Books I Must Read This Year

Photo of BooksI am promiscuous with books. I think about other books while I’m reading a book. I buy books and then get distracted and forget to read them because I’m busy buying other books. I spend as much time looking for and thinking about books as I do reading them.

The thing is: about 200,000 books come out in the U.S. every single year. That’s 2 million books a decade. Even if reading were my full-time job, I’d never get to all the books that interest me. That’s why I rely heavily on recommendations (I ask for yours at the end of this post).

In an effort to curb my literary ADD and take control of my life, I am compiling a list of books I want to read at this moment in time, which is 11:32 a.m. on Saturday, April 26, 2014. Perhaps you, too, will be interested in a few of these titles.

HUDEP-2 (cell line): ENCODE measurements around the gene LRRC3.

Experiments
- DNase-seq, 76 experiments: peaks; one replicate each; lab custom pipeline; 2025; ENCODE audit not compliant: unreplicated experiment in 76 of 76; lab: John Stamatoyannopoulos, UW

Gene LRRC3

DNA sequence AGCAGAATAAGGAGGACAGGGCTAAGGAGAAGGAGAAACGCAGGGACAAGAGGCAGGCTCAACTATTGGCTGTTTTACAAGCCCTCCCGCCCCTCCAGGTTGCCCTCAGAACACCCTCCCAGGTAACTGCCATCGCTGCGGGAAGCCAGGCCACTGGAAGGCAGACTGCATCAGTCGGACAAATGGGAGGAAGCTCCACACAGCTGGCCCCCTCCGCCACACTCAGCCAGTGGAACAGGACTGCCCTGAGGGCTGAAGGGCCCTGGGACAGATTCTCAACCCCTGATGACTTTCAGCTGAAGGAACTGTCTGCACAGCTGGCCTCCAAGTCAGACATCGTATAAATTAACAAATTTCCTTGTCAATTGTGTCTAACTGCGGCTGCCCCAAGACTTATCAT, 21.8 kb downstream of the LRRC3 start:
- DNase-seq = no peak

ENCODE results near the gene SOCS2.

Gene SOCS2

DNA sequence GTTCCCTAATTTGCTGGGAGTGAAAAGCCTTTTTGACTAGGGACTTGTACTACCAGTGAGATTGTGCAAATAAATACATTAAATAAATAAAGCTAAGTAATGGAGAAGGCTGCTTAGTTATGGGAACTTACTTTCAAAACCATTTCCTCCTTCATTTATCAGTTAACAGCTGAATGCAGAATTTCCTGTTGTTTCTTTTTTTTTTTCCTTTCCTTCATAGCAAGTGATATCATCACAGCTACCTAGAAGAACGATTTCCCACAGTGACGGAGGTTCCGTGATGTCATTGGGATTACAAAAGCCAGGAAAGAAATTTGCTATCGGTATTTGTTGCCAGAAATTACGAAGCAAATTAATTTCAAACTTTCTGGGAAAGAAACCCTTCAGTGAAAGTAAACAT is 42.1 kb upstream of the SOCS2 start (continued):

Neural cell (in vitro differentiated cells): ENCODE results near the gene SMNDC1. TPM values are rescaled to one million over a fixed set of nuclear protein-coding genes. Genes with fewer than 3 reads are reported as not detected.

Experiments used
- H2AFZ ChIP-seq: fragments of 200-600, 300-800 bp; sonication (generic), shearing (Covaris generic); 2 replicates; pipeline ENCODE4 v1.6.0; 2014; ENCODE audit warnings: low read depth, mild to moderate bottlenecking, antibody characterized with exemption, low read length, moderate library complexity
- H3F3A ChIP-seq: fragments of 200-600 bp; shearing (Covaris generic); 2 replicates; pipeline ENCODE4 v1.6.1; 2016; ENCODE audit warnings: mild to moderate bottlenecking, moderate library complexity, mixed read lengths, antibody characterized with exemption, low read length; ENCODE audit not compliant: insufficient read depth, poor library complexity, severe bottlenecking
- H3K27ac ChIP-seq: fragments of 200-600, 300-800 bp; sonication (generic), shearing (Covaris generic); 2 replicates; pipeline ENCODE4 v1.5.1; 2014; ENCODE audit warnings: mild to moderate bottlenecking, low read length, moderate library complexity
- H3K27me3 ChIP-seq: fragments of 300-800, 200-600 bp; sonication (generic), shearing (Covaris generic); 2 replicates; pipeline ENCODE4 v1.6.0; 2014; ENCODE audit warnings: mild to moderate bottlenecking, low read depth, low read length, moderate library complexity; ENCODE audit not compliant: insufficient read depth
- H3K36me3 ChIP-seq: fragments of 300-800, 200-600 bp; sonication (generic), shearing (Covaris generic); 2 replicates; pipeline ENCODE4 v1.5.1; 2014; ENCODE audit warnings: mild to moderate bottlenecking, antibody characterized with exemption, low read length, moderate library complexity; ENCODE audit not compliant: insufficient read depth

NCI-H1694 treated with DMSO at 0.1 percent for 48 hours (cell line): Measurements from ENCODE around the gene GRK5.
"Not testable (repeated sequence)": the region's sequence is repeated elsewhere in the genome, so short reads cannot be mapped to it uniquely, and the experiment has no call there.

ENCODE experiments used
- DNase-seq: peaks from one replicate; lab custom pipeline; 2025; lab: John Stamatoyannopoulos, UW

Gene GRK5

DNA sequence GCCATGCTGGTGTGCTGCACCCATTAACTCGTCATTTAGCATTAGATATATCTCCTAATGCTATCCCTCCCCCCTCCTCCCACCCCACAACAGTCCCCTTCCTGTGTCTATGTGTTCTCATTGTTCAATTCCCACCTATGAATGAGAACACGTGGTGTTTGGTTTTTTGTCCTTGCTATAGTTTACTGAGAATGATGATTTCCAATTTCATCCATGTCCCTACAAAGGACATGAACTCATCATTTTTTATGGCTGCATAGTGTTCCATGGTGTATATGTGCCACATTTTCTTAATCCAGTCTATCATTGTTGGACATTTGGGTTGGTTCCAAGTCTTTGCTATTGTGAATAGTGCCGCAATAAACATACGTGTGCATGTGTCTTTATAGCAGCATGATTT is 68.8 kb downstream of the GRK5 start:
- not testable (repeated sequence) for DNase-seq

(Obviously this list is in no particular order; that would just be cruel.)Read More »


Books That Make You Think

15357471Book: The Secret Life of Objects by Dawn Raffel 

Publisher: Jaded Ibis Press

Genre: Memoir

Why I Bought the Book: I was at Matt’s mom’s house a few months ago, asking her which objects she would pass down to her children after she died (it sounds morbid, I know, but it was fascinating and hilarious!).  When I found this book, which tells the author’s life story through the objects in her home, I had to buy it. I plan to give it to Matt’s mom for her birthday (but, of course, I had to read it first).

Realization: Objects are the tangible things we have left from people who have died. Eventually, the story of the thing is going to die, too.

Memory: When my grandfather died, we cleaned out his dresser drawers. I found a photo of myself from the fourth grade.

Inadequacy: I could never write a book of objects because so many of mine come from Walgreens or Ikea and have no personal meaning to me. I still sometimes feel like a college student.

Facing Mortality: Parts of this book made me tear up a little. It might’ve been because I had PMS, but I think it was the book. Reading this book was an emotional experience–it reminded me just how delicate and fleeting life is.

Question: If you had 10 minutes to flee your home, what objects would you grab? Why?